The Old-Time Herald Volume 7, Number 5

Issues in Old-Time Music

The Other End of the Microphone

By Bruce Doan

A fellow folk music enthusiast and radio broadcaster recently passed me a copy of Hank Bradley’s article, "Too Loud Enough?" from the spring 2000 OTH. I was both astounded and dismayed to hear about some of the painful experiences that Hank described as an acoustic musician at the mercy of sound systems and sound engineers (knobsters as he called them).

I must agree that the nuances of folk music are often lost to bad equipment, bad rooms and all too often, to mix engineers "without ears." Hank, I feel for you and your fellow musicians. That’s why I am a sound engineer. Let’s just say that my first impulse to "tune it" was in response to my pain and suffering from too loud, too harsh, awful mixes of some otherwise wonderful musicians. As I gained more experience in fine tuning rooms and sound systems, my motivation moved solidly in the direction of serving the audience and the players.

Let’s face it, sound reinforcement should be just that: amplify the things that would otherwise be lost, tune out the bad resonance of the mics, the room and the speakers, and blend all the components to sound as natural as they would in your living room or around the campfire. The sound system should be transparent. It should totally disappear. The musicians should be able to hear what they need in the stage monitor speakers and have them just loud enough to mask the delayed sound that bounces off the back wall of the theater or concert hall. In the case of a dance or festival, the monitors may need to be loud enough to drown out the distraction of the crowd noise. In an acoustically well behaved room or on an outdoor stage, this may be easy to accomplish. But in my 18 years of sound mixing for live events, I can honestly say, "It ain’t that simple." I have seen and heard a few great rooms, many good rooms, and all too often, bad rooms.

First, I’ll talk about the rooms, then the equipment, and last but not least, about the plucker on the other end of that Martin Box.

Coffee Houses: a delicate, intimate atmosphere where the audience is often so close to the stage that there is no place to put speaker stands, the stage (if there is one) rings out like a big bass drum and the cappuccino machine (or the telephone) is as loud as anything on stage. Your assignment (mix guy) is to make some semblance of harmony out of the house mix while keeping the monitors (if you have room for them) quiet enough so as not to muddy up the house mix. It is amazing how many otherwise great mixes are ruined by not finely tuning the monitors. Whatever you put up on stage for the musicians to hear bounces neatly off the wall and out into the audience. Hot Tip: If the mix sounds muddy or boomy and you can’t EQ it out of the main mix, it is almost certainly coming from the monitors. Don’t give the guitarist (or vocalist) as much bass as they want in the monitors until you have added in the house mix. This is especially true in small rooms. The sound on stage and in the audience is the sum total of all the sound sources.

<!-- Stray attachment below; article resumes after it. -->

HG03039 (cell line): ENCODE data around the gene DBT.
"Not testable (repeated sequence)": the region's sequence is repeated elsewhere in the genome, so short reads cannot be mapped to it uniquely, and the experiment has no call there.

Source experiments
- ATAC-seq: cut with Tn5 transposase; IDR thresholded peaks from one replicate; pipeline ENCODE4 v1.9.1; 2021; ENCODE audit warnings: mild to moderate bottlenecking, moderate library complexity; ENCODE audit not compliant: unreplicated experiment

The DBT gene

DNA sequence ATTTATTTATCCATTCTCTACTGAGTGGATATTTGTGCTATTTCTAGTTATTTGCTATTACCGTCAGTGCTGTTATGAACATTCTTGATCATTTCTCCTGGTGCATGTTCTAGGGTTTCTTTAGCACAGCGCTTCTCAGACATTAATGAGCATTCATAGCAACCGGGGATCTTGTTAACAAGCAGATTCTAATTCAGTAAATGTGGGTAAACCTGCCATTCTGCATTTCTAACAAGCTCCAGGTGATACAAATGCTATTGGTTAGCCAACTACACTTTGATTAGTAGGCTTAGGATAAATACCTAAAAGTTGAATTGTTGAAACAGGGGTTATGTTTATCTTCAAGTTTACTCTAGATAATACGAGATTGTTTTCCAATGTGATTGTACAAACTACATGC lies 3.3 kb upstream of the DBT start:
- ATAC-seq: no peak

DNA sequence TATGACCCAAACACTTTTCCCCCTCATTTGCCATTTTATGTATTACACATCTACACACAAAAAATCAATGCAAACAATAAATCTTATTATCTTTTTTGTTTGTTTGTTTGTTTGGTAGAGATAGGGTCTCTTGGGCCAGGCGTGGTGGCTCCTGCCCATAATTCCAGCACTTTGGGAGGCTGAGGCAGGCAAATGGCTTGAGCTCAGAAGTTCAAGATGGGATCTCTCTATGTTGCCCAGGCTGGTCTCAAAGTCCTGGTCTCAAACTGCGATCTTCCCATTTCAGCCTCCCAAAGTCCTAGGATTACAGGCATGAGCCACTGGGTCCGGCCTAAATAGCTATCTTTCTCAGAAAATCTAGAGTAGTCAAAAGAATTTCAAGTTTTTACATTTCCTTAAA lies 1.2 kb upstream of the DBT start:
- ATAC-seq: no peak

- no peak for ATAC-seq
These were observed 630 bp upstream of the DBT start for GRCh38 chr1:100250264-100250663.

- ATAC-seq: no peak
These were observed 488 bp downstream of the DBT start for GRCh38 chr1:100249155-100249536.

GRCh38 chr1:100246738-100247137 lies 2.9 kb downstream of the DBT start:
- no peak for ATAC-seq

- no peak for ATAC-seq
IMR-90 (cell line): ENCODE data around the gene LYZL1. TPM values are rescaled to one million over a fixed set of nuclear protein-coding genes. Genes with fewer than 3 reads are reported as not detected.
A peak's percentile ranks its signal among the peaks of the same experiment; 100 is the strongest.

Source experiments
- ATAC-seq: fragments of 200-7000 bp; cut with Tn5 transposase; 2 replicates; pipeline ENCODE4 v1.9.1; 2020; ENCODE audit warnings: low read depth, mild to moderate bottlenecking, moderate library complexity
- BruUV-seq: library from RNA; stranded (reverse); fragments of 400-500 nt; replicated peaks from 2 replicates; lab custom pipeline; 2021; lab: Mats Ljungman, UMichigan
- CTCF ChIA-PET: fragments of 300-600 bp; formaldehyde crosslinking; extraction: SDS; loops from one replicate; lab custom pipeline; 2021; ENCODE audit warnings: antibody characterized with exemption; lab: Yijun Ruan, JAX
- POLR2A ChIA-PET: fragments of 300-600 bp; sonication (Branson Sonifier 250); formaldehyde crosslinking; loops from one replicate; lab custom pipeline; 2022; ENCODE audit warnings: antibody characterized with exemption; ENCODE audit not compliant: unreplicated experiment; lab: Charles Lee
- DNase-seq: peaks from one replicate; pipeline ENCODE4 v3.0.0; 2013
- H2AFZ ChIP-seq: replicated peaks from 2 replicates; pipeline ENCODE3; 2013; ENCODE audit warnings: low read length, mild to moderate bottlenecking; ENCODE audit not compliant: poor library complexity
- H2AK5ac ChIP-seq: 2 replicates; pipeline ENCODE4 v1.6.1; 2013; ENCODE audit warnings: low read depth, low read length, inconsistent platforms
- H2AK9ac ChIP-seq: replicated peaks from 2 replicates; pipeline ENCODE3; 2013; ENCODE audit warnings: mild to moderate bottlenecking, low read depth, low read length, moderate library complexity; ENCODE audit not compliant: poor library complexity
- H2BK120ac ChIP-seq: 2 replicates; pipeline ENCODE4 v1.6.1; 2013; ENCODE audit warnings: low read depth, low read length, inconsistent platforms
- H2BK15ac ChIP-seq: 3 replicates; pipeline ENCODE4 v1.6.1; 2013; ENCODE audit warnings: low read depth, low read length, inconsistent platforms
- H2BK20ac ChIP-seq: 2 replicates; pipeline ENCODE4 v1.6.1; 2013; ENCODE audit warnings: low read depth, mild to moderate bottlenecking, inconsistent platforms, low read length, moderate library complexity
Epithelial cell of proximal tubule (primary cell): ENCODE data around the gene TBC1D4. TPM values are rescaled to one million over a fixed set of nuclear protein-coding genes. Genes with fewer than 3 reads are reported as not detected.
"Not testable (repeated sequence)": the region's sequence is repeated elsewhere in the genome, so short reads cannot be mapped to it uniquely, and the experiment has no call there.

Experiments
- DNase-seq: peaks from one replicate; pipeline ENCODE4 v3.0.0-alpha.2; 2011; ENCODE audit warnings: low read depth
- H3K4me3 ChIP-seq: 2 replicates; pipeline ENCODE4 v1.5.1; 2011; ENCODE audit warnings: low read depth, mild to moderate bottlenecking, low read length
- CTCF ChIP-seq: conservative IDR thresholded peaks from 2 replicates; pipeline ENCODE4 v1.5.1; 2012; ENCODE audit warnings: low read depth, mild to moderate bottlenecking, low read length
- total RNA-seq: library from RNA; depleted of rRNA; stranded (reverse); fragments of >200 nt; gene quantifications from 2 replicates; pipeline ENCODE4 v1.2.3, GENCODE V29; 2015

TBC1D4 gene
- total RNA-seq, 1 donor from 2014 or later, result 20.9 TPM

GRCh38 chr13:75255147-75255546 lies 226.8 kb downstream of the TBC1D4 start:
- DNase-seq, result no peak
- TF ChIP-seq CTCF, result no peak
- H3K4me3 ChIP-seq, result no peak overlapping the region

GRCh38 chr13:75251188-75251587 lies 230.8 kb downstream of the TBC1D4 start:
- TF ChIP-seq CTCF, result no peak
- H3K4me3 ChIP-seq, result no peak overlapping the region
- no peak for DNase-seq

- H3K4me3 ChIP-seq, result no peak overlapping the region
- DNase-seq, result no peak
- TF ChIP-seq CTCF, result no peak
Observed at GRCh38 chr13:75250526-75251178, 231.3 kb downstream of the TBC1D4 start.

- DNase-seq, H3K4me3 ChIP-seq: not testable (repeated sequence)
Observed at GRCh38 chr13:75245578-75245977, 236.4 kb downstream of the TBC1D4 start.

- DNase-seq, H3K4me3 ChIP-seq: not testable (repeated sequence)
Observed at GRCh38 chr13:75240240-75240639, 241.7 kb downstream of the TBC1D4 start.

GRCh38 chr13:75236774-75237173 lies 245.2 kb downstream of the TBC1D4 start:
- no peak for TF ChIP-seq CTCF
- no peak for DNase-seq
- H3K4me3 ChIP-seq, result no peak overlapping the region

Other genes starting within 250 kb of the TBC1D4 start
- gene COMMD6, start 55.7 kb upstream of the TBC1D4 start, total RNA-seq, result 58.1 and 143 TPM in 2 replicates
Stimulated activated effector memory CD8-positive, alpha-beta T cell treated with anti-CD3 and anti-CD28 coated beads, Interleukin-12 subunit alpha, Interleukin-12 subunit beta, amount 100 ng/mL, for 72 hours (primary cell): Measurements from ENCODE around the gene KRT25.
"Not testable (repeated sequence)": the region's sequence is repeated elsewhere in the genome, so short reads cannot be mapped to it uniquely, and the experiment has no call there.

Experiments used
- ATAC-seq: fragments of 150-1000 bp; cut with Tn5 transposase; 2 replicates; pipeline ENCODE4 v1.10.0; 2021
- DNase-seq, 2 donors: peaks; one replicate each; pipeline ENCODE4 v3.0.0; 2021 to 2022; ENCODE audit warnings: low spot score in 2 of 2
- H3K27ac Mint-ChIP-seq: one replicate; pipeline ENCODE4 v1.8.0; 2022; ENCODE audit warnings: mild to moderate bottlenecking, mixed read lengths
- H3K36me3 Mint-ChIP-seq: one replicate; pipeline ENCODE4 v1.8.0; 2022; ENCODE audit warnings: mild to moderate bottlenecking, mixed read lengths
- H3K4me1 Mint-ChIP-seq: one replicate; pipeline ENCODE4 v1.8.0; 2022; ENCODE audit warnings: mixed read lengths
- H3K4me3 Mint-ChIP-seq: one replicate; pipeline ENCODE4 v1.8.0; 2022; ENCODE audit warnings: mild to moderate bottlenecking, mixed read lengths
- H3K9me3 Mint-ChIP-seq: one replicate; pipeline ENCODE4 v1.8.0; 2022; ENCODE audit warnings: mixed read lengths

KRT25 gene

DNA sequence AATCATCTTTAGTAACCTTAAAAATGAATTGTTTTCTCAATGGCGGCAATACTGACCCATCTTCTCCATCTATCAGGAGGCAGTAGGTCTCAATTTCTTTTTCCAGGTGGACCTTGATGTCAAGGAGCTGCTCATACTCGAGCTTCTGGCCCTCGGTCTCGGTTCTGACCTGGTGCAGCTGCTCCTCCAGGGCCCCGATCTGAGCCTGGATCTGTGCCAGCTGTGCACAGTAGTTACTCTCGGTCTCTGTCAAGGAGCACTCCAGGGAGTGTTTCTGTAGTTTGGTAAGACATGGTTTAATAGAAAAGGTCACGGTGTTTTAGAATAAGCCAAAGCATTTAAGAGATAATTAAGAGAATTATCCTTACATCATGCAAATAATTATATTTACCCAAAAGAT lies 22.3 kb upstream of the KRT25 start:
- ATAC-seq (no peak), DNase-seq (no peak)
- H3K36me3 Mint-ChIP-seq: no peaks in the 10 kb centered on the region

Small concert halls: If you ever played the Freight and Salvage in the early ’90s, you will know what a bad room can be like. Concrete walls, no padding, wood floor, high ceiling and house speakers big enough for an auditorium. Yet, with sufficient patience and a really good set of graphic equalizers you can tune the room to sound good. Actually, I once did just what Hank suggested and disconnected one (of the two) huge sub-woofers.

In bad rooms of all sorts, the selection of speakers is of supreme importance. If they throw too long (far), the sound just splats up against the back wall and the entire audience hears a reverberant mix. If they throw too wide (hi-fi type dome tweeters are the worst), the sound gets lost and the back half of the room heard nothing but mud. Selection and placement of speakers, time spent tuning out the resonances of the room and when necessary, judicious placement of curtains or sound absorbing material can make the difference between a stellar performance and sheer hell.

Don’t wait until the musicians have taken to the stage to tune in the sound system. Get there early, take your time, and don’t skimp on equipment to make the show work. This doesn’t mean big and loud! I have often scrapped the house speakers in favor of my little EV S100s. If the lowest note is the guitar and the room is less than 40 feet deep, small speakers work great. In a bigger hall, horn loaded systems may be necessary to get even dispersion of the sound to the entire audience. Believe me, the art and science of sound reinforcement is far more than merely twisting a few knobs until it sounds good. First and foremost, it requires knowing what the music is supposed to sound like. Knowing the interactions of the sound system components is an art in itself. Working around inadequate and damaged components (walking into an unknown venue), getting realistic stage plots from the band and generally planning ahead makes for a workable show.

Most of all, mixing acoustic music takes ears. A great mix means being able to hear resonances and potential feedback before it is noticeable to the audience or the performers. It means anticipating the mic technique of performers when they are singing and when they are talking. Listening carefully throughout an entire performance is hard work.